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Forgotten Girls: Stories of Hope and Courage Paperback – December 4, 2009

4.2 out of 5 stars 18 customer reviews

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Editorial Reviews

Review

The stories in Forgotten Girls are not easy to read, but they will change you. You’ll learn about obscure and little-known cultural and societal practices around the world, from Africa to Asia--and you’ll find that today’s injustices pare down to the names, faces, nightmares and dreams of real girls you won’t be able to forget." ("10 Books on Faith & Justice," ACT:S, www.worldvisionacts.org)

"Strom and Rickett have done a superb job of creating a very readable, thought provoking collection of vignettes peppered with important statistical facts. . . Furthermore, Strom and Rickett provide practical suggestions for action to be taken, having stirred the readers conscience." (Lisa R. Roberts, Dharma Deepika, July-December 2010)

"Some books illuminate a subject in such a vivid light that its readers can't shake the residual memory no matter how hard they try. In Forgotten Girls Kay Strom and Michele Rickett confront us with harsh realities of sex trafficking and redemptive moments collected over years of hands-on global response. Through this work, Strom and Rickett reveal their long experience as practitioners in the earthy and pragmatic nature of their suggestions." (Steve Heimler, On Mission, (www.onmission.com), Spring 2010)

"More than just a collection of stories, this book also serves as a call for action. Forgotten Girls compels readers to listen to these rarely heard voices." (Rhonda M. McEwan, EMQ, April 2010)

"This is not an easy book to read, but it should be read by all church women. Women who will unite and work toward saving the world's unwanted and abused women." (Barbara Raupach, The Lamplighter)

"Forgotten Girls may be the most emotionally moving book you will add to your library this year." (Church Libraries, Winter 2009-10)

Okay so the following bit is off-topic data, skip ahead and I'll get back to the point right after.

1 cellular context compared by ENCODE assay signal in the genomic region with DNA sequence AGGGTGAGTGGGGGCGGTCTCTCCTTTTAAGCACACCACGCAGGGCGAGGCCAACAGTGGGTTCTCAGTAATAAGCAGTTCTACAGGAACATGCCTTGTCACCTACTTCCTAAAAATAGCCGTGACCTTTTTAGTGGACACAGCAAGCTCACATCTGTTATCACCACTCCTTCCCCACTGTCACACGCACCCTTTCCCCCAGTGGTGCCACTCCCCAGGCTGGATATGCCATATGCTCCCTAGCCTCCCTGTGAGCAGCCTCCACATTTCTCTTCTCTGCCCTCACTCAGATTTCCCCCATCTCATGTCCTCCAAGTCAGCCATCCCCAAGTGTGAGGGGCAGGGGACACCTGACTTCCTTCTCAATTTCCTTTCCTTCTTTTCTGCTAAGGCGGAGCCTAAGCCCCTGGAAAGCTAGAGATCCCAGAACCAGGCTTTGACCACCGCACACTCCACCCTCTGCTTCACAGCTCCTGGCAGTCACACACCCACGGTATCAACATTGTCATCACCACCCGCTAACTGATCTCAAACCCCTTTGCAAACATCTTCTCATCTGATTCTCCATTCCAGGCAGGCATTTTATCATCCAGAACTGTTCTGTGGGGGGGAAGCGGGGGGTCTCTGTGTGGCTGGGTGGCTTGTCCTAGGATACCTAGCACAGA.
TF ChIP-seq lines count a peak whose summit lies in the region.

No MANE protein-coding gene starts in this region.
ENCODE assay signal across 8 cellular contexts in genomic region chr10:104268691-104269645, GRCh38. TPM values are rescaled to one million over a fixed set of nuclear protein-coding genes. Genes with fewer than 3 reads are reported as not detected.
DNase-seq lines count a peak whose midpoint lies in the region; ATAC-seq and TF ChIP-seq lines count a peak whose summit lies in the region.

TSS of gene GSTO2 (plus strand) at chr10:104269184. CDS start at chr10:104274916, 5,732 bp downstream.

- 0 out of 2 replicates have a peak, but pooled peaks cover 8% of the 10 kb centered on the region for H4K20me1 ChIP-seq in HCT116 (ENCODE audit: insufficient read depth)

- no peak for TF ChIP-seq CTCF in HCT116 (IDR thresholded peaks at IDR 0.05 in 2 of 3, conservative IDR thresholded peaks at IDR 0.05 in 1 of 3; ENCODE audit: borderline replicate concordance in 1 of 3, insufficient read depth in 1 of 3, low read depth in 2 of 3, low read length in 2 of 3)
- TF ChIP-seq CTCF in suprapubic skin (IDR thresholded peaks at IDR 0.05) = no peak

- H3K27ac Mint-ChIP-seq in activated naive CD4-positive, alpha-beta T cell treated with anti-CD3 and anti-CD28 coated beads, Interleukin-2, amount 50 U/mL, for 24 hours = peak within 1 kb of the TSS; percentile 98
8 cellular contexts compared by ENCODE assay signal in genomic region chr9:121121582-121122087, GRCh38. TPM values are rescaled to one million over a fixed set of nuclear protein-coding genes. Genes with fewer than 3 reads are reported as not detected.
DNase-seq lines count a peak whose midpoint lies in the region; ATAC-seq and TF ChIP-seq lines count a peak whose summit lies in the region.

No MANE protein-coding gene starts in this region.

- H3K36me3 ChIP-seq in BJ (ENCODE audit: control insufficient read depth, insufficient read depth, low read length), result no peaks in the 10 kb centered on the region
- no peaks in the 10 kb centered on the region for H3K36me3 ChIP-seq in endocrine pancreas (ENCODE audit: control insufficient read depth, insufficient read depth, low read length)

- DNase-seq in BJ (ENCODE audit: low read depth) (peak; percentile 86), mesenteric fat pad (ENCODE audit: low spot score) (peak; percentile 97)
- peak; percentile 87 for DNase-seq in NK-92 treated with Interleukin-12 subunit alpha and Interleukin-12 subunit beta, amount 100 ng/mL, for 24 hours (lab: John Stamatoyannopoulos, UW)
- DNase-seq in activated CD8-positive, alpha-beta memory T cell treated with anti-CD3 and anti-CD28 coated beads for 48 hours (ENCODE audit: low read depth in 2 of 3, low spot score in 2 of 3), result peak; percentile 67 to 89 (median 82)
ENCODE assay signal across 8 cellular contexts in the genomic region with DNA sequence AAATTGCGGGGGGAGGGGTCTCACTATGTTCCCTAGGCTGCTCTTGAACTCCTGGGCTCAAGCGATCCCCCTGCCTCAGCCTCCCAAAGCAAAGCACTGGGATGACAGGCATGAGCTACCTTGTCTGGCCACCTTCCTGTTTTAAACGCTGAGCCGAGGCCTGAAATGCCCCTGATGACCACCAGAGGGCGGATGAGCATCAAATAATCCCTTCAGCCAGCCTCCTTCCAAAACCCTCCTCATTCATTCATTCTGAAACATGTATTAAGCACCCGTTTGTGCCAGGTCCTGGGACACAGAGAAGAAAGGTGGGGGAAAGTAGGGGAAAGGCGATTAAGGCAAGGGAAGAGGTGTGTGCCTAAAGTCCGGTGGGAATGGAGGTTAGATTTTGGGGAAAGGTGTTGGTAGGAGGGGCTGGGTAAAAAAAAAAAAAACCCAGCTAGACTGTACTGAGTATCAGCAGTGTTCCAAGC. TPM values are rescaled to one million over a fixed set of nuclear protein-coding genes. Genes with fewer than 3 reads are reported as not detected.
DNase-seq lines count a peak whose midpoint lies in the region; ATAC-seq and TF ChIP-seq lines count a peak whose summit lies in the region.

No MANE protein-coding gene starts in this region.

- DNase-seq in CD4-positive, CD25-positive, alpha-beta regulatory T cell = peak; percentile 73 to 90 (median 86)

"A book we all need to read about little girls and women who are living in parts of the world that most of us never even think about. After reading, be prepared to want to do something to spread the word of the mistreatment of women and children." (Beverly Dillow, Retailers + Resources, November/December 2009)

"Through riveting, firsthand accounts, Kay Marshall Strom and Michele Rickett take you on a mind-blowing, heart-expanding global expedition as they tell stories of the most defenseless and voiceless of our time--women and children. Forgotten Girls is an unforgettable read, one that can convert our lack of awareness into meaningful, urgent action!" (Beth Booram, author of Awaken Your Senses)

"This is a moving and inspiring collection of personal stories about real girls from Asia to Africa surviving violence, abuse, discrimination and injustice . . . and the role of God's hand in turning lives of desperation into lives of hope. Strom and Rickett make the facts and sociocultural realities of their worlds come alive, and they challenge us to question our own assumptions about whether or not any single person can make a difference. . . . Everyone's help is needed to truly end this oppression and abuse." (Dean Hirsch, global ambassador, World Vision International)

About the Author

A professional writer based in Eugene, Oregon, Kay Marshall Strom has written more than thirty books. She now partners with her husband (Daniel Kline) as Kline, Strom International, Inc., and together they have spoken on various topics to well over 100,000 people in more than twenty countries.

Michele Rickett is founder and president of She Is Safe (formerly known as Sisters In Service), an international ministry mobilizing advocates to equip women against poverty, oppression, exploitation and spiritual darkness in the world's hardest places through practical grassroots projects. Based in Atlanta, Georgia, she is also coauthor (with husband Daniel) of a Bible study course that graduates mentors called Ordinary Women (Wine Press, 2001) and a contributing author to A Celebration of Women (Watercolor Press, 2001).
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Product Details

  • Paperback: 175 pages
  • Publisher: IVP Books (December 4, 2009)
  • Language: English
  • ISBN-10: 0830837310
  • ISBN-13: 978-0830837311
  • Product Dimensions: 5.5 x 0.5 x 8.2 inches
  • Shipping Weight: 5.6 ounces (View shipping rates and policies)
  • Average Customer Review: 4.2 out of 5 stars  See all reviews (18 customer reviews)
  • Amazon Best Sellers Rank: #1,121,705 in Books (See Top 100 in Books)

Customer Reviews

Top Customer Reviews

By dinglefest VINE VOICE on October 5, 2010
Format: Paperback
I'm glad I didn't put down this book without letting it affect me.

I loved the stories in this book. And hated the realities that they showed me. I know women around the world face the harshness of starvation, displacement, illiteracy, sexual exploitation, and abuse to a greater degree than men do. Knowing that and reading stories of it are two different things. Knowledge doesn't always move me much; that knowledge with skin on in a story does.